The opioid crisis continues to dominate the public discourse. Opioid overdoses have claimed hundreds of thousands of lives, and ravaged communities around the country. Judge Dan A. Polster has trumpeted a national opioid settlement. A landmark trial is set in Cleveland, OH in October and suddenly states, counties and cities are fighting over who controls the billions from the settlement. Clearly tweaking, Ohio Attorney General Dave Yost wants to stymie the trial:
Ohio Attorney General Dave Yost has asked a federal appeals court to halt or dismiss the first two bellwether trials in opioid multidistrict litigation, in a major escalation of the long-brewing fight between state AGs and cities/counties seeking their own share of opioid lawsuit proceeds.
In a mandamus petition filed Friday with the U.S. Court of Appeals for the Sixth Circuit, the attorney general says the trials scheduled to begin Oct. 21 “would fragment the State’s claims, pose a high risk of inconsistent verdicts, result in duplicative or overlapping damages and misallocate funds in the state.” Cuyahoga and Summit counties, home to the cities of Akron and Cleveland, are the first of some 2,000 cities and counties across the country to have their cases scheduled for trial in the Cleveland court of U.S. District Judge Dan Polster, who is overseeing the opioid MDL.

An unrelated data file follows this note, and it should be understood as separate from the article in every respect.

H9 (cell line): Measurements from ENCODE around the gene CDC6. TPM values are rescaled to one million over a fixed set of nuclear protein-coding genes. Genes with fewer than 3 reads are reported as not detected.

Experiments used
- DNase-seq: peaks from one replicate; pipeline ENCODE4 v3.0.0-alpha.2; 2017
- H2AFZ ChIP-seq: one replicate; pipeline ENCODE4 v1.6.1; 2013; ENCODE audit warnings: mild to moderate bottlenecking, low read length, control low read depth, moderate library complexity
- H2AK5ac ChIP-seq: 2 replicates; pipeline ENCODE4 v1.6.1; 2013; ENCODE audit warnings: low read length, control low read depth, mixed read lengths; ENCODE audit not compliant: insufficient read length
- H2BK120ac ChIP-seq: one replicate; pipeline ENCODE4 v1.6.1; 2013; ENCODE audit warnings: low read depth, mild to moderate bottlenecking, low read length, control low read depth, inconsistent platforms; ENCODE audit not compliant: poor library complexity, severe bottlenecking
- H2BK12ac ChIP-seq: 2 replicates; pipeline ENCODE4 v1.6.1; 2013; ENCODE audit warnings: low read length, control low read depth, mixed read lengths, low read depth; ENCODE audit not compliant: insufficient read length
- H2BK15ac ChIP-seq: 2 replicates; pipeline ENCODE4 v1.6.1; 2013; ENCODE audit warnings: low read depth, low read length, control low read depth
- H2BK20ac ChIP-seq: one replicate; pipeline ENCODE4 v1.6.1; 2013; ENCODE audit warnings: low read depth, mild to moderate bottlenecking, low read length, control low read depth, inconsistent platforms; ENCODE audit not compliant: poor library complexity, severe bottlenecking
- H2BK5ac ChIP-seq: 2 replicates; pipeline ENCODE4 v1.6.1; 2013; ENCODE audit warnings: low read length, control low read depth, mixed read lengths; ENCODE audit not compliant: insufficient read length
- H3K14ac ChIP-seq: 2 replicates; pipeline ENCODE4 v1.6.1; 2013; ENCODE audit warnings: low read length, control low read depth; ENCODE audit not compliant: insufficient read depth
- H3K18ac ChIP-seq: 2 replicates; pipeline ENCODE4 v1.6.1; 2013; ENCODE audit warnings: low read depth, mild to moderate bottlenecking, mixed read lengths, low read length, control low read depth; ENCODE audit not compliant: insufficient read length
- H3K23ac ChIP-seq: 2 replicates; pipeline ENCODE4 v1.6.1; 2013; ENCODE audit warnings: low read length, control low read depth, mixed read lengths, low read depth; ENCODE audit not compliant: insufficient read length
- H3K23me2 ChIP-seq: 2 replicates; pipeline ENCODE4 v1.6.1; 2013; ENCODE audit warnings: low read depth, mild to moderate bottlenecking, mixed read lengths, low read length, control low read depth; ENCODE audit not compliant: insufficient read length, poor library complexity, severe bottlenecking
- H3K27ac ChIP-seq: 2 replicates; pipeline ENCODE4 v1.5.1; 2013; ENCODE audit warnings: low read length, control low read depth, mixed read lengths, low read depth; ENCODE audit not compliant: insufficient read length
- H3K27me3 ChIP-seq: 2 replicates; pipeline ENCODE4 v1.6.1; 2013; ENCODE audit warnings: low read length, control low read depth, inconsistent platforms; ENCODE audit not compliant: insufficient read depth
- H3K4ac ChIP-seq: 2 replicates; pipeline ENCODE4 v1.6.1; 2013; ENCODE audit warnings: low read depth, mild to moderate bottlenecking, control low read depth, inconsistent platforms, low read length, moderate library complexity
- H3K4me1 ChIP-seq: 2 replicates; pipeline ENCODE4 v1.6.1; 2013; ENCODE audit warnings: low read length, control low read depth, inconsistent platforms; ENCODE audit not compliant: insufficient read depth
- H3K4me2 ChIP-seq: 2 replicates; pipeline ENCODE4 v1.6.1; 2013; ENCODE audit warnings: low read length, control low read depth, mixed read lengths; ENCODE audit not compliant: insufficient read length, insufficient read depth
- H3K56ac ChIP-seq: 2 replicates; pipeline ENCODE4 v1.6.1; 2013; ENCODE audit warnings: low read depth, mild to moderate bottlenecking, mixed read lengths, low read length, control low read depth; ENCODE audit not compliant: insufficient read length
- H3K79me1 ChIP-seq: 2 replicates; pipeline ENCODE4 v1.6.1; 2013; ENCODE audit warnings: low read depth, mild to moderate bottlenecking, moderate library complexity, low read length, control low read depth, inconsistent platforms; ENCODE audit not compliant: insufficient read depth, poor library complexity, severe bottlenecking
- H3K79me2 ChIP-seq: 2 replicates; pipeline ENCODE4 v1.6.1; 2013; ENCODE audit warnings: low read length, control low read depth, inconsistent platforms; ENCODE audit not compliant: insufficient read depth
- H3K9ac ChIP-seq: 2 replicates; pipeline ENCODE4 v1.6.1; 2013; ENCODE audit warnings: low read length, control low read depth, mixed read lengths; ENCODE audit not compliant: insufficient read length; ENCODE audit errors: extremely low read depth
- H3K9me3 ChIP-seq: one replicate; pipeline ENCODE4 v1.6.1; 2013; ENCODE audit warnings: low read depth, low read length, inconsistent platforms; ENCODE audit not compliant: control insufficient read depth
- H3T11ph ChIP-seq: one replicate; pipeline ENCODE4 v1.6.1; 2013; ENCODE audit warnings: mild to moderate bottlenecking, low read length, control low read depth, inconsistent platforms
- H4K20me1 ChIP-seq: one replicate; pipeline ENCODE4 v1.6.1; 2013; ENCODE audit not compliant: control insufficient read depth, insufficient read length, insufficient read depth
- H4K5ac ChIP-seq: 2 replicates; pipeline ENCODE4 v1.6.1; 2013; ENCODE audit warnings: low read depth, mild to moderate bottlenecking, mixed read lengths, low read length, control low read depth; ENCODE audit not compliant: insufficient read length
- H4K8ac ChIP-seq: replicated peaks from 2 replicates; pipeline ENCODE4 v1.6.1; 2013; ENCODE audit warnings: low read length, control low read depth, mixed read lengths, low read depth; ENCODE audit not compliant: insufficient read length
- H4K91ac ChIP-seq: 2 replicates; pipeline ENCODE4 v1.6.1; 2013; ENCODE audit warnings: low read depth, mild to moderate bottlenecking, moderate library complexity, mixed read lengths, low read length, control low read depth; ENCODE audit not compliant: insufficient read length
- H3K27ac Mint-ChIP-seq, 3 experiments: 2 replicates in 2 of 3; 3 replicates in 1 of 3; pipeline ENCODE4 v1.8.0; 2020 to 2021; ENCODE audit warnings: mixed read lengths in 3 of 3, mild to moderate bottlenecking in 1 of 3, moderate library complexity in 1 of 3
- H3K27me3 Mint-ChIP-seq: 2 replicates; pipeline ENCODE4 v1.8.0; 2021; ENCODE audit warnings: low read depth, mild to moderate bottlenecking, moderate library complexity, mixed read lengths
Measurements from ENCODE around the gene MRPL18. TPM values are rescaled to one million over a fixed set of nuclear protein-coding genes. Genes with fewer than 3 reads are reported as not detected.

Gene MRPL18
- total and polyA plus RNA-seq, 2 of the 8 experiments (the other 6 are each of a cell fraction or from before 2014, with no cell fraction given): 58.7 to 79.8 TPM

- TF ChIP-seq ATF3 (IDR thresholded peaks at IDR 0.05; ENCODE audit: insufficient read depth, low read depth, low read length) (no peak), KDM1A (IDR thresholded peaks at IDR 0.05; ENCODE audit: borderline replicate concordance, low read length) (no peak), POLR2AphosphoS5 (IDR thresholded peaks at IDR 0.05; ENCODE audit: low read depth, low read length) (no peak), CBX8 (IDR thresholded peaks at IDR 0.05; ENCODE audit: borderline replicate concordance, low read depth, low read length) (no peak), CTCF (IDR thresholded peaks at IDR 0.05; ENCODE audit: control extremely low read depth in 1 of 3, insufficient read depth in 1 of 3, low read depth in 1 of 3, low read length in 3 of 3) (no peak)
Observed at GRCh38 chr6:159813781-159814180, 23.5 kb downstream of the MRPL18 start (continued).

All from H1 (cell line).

The Ohio AG has been one of the staunchest critics of the federal MDL designed to negotiate a national settlement between opioid manufacturers and distributors, and cities, counties and villages around the country. Several state AGs have sued in their own courts, while claims from cities and counties have been packaged into the federal MDL. State AGs claim the federal MDL encroaches on state sovereignty. Lawyers for the municipalities claim their settlement mechanism – a negotiating class – will share the funds with municipalities throughout the country, and put the funds where the harm was created.
During mult-billion tobacco settlement the funds filled state coffers and were used to build golf courses, fill potholes, etc. There is a fear that state AGs like Yost will also misuse funds from the opioid settlement. There is an urgent need for monies to fund centers for treatment and prevention centers. The Ohio AG wants to delay these efforts. While the opioid settlement in turning into a political football, communities around the country continue to suffer. Read more: